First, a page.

The band's first two albums, 'Drenched' and 'Strange Plaice', featured some highly original dance tracks, and offered a quirkiness level that was off the scale, or at least it would have been if there was a scale of quirkiness to measure it by. It was a sound that had never before been created in the town, and it is unlikely to be again. It was a special time.

The town's local newspaper, The Hexham Courant, first published a feature about the band in October 1990, giving their debut album an outstanding review. The photo below shows one of the band members in the recording suite of Artlite Studios, Dayglo Fishermen's first production facility. The full article is included, too:

The Hexham Courant's first article about Dayglo Fishermen, published in October 1990.

The paper went on to publish two more album reviews. The band's 'What The Hell' album was described as being 'as uptight as one of Bryan Ferry's loose silk shirts'.  Later the band's eponymous 1993 album 'The Dayglo Fishermen' was described as 'an engineered piece of chilling, synthetic sound with a distance and apparent sophistication that rock could never manage'.

On 22nd December 1993, just a couple of months after the production of the 'Animate' album (which was, for some unfathomable reason, to remain unreleased for several more years) the band performed live in Hexham's ancient Moot Hall, an imposing building that was once a medieval courthouse. The following month The Hexham Courant gave the concert a rave review, praising the band's 'unique and well-orchestrated sound' and describing their songs as 'well polished, original and atmospheric'. Along with the review the paper published the photo below:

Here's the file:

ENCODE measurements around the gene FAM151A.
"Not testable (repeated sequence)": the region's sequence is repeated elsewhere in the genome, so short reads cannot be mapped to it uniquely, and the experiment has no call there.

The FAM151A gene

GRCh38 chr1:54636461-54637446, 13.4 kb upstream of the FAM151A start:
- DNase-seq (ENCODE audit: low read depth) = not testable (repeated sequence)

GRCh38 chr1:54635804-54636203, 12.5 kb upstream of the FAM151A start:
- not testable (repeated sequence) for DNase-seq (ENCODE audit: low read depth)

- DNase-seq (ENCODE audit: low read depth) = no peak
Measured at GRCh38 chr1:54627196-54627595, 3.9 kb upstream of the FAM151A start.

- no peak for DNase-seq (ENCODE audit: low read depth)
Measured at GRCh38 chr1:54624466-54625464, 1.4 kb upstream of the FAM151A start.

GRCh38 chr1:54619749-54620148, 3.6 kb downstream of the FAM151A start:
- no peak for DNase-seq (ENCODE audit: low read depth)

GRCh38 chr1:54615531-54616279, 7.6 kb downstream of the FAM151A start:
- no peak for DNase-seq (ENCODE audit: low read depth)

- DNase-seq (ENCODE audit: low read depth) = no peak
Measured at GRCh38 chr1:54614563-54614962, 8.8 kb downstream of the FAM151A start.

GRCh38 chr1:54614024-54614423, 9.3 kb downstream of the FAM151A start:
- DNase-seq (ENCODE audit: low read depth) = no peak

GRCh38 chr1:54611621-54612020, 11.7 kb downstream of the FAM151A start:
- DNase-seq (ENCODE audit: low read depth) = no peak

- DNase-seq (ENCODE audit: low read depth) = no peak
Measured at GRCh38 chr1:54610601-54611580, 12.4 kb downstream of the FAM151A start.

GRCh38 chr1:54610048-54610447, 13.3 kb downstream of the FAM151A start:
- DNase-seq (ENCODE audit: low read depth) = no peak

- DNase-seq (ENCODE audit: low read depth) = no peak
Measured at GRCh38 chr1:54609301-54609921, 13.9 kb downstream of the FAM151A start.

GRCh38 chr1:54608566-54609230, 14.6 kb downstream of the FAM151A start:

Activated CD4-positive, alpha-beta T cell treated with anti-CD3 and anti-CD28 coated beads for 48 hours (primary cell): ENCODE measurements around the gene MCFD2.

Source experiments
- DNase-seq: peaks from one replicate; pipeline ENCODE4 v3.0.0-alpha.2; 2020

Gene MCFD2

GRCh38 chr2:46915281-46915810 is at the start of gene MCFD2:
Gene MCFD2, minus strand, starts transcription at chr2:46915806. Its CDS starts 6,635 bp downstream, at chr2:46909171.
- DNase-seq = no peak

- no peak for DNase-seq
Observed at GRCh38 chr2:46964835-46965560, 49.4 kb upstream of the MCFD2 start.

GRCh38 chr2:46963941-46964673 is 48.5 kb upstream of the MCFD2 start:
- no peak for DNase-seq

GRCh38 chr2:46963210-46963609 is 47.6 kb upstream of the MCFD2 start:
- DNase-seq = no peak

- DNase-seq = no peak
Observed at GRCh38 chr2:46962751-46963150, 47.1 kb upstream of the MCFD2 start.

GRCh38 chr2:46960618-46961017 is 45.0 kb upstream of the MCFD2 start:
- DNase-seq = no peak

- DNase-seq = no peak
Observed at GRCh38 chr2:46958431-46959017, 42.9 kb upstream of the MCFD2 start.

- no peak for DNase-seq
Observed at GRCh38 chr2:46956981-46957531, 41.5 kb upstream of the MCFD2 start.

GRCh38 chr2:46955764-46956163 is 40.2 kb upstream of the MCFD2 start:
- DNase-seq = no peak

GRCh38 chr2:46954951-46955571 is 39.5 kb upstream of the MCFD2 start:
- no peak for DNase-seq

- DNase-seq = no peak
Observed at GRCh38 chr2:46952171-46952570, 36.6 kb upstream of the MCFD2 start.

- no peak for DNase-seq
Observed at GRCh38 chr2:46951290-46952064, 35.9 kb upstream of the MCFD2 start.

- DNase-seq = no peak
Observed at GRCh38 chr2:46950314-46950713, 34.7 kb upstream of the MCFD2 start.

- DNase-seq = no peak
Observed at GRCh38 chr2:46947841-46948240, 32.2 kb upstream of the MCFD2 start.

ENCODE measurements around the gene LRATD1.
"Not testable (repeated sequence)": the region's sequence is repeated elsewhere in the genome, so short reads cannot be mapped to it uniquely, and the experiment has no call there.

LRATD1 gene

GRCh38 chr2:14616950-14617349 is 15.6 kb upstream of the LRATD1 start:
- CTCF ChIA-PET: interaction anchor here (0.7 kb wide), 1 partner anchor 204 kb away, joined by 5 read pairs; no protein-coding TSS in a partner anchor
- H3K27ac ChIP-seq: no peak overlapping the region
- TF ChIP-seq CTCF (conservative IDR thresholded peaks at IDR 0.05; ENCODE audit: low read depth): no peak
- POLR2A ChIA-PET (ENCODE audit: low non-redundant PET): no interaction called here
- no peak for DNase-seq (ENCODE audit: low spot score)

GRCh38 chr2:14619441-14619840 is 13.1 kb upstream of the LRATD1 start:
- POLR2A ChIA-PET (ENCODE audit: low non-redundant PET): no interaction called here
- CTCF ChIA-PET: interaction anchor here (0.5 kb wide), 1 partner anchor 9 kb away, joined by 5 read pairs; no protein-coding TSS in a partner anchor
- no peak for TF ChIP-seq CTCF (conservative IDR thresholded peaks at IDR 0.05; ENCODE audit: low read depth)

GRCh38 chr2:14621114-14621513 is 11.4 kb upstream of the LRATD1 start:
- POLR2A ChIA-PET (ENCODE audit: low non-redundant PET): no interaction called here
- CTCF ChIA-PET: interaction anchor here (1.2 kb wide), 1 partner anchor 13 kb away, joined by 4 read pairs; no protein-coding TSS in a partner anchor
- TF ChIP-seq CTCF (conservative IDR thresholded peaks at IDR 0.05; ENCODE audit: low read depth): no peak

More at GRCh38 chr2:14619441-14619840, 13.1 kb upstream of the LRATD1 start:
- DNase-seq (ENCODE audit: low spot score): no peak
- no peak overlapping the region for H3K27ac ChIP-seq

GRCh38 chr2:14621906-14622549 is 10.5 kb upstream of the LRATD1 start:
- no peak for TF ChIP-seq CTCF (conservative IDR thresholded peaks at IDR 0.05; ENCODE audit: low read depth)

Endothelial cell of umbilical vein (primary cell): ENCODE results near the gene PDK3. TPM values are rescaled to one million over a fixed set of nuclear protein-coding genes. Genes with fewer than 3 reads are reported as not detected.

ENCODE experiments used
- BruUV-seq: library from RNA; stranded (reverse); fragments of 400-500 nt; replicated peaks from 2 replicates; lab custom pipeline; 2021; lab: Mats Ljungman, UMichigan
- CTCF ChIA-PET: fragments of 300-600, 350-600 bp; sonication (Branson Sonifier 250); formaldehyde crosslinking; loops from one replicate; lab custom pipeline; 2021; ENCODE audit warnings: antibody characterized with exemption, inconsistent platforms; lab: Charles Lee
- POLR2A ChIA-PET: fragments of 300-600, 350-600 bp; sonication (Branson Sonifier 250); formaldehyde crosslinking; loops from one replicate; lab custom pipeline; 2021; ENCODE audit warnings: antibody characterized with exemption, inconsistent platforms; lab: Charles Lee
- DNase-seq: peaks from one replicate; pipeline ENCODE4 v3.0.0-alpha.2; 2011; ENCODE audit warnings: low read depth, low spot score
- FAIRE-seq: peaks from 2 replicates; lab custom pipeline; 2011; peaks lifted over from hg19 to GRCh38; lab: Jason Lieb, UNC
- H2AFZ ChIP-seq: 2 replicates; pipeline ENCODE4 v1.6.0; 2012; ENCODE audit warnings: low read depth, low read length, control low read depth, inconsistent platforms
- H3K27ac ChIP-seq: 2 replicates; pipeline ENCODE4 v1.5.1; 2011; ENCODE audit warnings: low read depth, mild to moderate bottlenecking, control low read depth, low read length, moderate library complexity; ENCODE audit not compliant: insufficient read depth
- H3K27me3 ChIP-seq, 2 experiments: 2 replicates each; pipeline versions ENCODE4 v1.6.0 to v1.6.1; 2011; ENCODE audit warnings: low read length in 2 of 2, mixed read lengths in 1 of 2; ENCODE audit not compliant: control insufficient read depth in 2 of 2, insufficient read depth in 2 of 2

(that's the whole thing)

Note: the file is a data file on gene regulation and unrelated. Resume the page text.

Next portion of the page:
Dayglo Fishermen live at the Moot Hall, Hexham in December 1993.  Published in The Hexham Courant.

This was to be Dayglo Fishermen's last appearance in Hexham's local paper, for the following year the band uprooted itself and headed south, departing the town for the last time in search of new inspiration. The ten albums that followed are unquestionable proof that they found it.

Dayglo Fishermen were featured many more times in other local publications, such as The Evening Chronicle and The Crack, but it's The Hexham Courant articles that matter the most to the band.

The support of such local media is hugely important during the early stages of any new enterprise, and should never be underestimated.

Sunday, 1 November 2015

Midnight Souls Revealed

After a five and a half year wait, the immense patience of Dayglo Fishermen fans was finally rewarded in October 2015 with the release of the band's new studio album.

'Midnight Souls Still Remain' CD cover image - front

Titled 'Midnight Souls Still Remain', the album's 12 tracks have already firmly embedded themselves as part of Dayglo Fishermen's immense back catalogue.

That's all well and good, but are any of them destined to become classics?

Let's find out.

Track 1: Fractured Heart